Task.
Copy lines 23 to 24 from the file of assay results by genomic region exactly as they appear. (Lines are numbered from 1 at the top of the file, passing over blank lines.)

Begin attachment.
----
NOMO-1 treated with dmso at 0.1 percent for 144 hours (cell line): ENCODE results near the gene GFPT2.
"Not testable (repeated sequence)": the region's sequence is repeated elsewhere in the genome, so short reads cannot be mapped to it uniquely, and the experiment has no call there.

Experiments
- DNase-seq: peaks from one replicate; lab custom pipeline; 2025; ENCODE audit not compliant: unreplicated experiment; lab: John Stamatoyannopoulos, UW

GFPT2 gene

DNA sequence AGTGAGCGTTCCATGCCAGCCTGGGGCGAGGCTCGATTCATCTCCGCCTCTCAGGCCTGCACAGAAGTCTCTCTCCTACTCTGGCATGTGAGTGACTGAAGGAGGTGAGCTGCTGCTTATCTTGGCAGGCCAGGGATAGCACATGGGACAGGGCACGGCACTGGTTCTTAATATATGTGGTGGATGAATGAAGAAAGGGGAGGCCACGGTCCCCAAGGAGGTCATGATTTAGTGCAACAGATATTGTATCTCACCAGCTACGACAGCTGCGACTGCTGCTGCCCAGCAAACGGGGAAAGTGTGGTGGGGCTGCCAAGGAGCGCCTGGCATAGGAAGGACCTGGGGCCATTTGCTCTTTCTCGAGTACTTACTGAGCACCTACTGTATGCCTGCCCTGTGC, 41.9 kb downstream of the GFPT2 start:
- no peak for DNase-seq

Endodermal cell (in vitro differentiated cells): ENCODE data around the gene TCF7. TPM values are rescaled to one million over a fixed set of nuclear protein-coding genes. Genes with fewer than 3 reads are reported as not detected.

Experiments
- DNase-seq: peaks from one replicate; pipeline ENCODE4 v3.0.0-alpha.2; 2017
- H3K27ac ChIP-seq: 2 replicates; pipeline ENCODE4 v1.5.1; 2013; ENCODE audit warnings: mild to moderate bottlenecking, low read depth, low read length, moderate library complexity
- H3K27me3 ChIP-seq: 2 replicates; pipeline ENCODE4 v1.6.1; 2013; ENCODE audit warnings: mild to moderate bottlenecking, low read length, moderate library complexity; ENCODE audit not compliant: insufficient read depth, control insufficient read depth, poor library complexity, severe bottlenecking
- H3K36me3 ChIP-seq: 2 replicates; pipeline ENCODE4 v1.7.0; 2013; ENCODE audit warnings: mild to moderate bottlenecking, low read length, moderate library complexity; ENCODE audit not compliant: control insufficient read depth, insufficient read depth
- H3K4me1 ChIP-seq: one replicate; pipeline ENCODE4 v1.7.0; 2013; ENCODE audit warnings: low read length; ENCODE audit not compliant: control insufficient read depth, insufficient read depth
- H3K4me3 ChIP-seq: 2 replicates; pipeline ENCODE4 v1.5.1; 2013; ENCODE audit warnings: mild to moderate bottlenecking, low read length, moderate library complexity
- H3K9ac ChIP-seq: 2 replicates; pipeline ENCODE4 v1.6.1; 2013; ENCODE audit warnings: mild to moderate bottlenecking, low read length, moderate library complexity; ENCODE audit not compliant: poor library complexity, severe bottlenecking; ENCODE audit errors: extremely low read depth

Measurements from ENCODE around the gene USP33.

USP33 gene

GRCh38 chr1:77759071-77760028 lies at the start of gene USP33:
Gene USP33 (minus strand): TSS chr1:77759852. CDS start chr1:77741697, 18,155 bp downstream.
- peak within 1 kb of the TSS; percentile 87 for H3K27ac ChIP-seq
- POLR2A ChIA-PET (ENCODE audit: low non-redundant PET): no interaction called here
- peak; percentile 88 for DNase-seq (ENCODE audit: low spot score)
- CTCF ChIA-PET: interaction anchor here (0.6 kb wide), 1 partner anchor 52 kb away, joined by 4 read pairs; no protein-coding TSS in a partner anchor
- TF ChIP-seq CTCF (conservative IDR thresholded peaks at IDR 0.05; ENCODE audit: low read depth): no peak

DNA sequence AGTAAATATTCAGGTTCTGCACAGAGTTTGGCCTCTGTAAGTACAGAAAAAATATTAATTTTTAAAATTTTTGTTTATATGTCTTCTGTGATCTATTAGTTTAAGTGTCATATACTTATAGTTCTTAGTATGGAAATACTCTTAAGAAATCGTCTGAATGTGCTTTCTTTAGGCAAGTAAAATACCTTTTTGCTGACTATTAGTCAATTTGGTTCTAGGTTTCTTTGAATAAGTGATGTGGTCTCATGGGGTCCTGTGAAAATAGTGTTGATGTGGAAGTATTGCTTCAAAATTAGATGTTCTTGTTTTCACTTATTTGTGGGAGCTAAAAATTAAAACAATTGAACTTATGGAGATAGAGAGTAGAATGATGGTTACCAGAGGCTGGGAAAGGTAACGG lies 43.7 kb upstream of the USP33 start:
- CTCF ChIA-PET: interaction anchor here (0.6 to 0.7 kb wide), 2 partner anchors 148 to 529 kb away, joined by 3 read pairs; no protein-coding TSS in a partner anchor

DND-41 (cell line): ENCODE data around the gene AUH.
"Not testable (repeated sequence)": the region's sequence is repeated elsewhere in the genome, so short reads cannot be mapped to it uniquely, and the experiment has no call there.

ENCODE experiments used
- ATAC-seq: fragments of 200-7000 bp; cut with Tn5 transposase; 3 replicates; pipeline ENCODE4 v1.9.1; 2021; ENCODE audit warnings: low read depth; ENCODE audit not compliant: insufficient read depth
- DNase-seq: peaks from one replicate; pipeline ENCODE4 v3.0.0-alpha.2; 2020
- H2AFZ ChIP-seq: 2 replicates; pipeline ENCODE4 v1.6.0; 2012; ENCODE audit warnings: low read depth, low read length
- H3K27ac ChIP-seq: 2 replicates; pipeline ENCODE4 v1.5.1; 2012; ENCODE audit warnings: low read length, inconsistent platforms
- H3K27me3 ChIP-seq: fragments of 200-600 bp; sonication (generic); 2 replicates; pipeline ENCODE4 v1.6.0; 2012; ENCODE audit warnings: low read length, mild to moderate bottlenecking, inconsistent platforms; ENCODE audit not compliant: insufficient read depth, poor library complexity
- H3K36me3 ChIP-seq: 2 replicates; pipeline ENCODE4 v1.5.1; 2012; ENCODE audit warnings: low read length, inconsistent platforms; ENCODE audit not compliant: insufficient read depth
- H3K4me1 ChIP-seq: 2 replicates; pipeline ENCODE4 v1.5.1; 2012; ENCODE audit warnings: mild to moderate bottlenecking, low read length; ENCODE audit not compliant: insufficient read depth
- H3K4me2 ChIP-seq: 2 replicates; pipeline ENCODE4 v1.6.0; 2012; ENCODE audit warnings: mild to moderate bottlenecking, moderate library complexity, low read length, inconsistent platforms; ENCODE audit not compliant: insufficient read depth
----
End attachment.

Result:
- peak; percentile 88 for DNase-seq (ENCODE audit: low spot score)
- CTCF ChIA-PET: interaction anchor here (0.6 kb wide), 1 partner anchor 52 kb away, joined by 4 read pairs; no protein-coding TSS in a partner anchor